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Re: Session tracking

From: Dave Cardinal <djc@firstfloor.com>
Date: Tue, 18 Apr 1995 15:56:18 -0700
Message-Id: <9504182256.AA18555@firstfloor.COM>
To: dcmartin@library.ucsf.edu, Multiple recipients of list <www-talk@www10.w3.org>
At 01:28 PM 4/18/95 +0500, David C. Martin wrote:
>I heartily agree; this helps with some problems that I have been
>discussing in terms of tracking a user for providing both dynamic pages
>as well as having dynamic action.
>
>Now that we have just made HTTP (optionally) stateful, what did we
>break?
>

My vote is that Session-IDs are much more tenable than putting miscellaneous
tokens into the URLs--which cause them to fail later.  Those not only
add an implicit state, but they are in effect not "optional" for the
client side, since they are imposed by the server.

>dcm
>--------
>Paul Burchard writes:
>
>Brian Behlendorf <brian@organic.com> writes:
>> "Clickstreams" are the paths people take when they
>> traverse your site - many content providers would find it
>> useful to be able to detect common patterns or the
>> effectiveness of various user interfaces.
>>
>> So, I'd like to propose for discussion a new HTTP header
>> (hi Roy!) called  "Session-ID".  This would be optional,
>> of course, and it would change any  time the browser is
>> restarted (or when the user wished).
>
>This is an excellent idea.  With Referer logging, you can already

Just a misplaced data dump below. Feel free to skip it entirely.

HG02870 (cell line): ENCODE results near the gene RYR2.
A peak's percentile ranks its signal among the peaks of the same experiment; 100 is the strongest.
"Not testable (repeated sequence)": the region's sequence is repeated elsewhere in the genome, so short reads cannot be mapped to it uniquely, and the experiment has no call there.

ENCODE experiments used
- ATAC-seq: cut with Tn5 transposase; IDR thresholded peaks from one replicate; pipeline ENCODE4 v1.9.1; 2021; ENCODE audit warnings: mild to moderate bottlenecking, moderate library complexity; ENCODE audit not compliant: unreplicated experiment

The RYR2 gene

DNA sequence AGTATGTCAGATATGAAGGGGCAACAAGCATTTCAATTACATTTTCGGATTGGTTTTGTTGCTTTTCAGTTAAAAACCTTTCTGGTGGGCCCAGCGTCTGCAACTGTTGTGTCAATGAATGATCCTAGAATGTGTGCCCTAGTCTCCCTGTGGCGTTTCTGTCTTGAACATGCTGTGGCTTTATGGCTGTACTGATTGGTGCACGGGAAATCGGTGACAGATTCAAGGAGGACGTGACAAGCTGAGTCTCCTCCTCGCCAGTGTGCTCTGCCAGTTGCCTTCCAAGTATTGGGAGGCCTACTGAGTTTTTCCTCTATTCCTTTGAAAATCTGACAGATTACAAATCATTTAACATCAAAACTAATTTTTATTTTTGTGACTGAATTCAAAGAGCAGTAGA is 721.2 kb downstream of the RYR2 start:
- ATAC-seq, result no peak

>produce a "Markov model" for your Web site, giving transition  
>probabilities between pages.  But it would be interesting to find  
>out just how independent link choices really are; i.e., once a user  
>gets to a page, how much does it matter where they came from?  To  
>the extent that it matters, the Markov model is inaccurate.
>
>> Given that more than one person can use a hostname (proxy
>> servers, etc), there's no reliable way to exactly identify
>> a unique person without implementing access control
>
>Yes, and the statistics of access intervals don't help.  Intervals  
>between requests from the same host seem to follow a combination of  
>two very distinct exponential distributions whose decay rates  
>differing by over an order of magnitude; presumably the long-term  
>exponential represents intervals between user sessions through the  
>same gateway host.  But the problem with exponential distributions  
>is that the maximum probability occurs at zero, no matter how long-  
>or short-term they might be...
>
>--------------------------------------------------------------------
>Paul Burchard	<burchard@math.utah.edu>
>``I'm still learning how to count backwards from infinity...''
>--------------------------------------------------------------------
>
>


Dave Cardinal
djc@firstfloor.com
First Floor, Inc.
444 Castro St., Suite 200
Mt. View, CA  94041
tel: 1(415)254-5102
fax: 1(415)968-1193
Received on Tuesday, 18 April 1995 18:55:52 UTC

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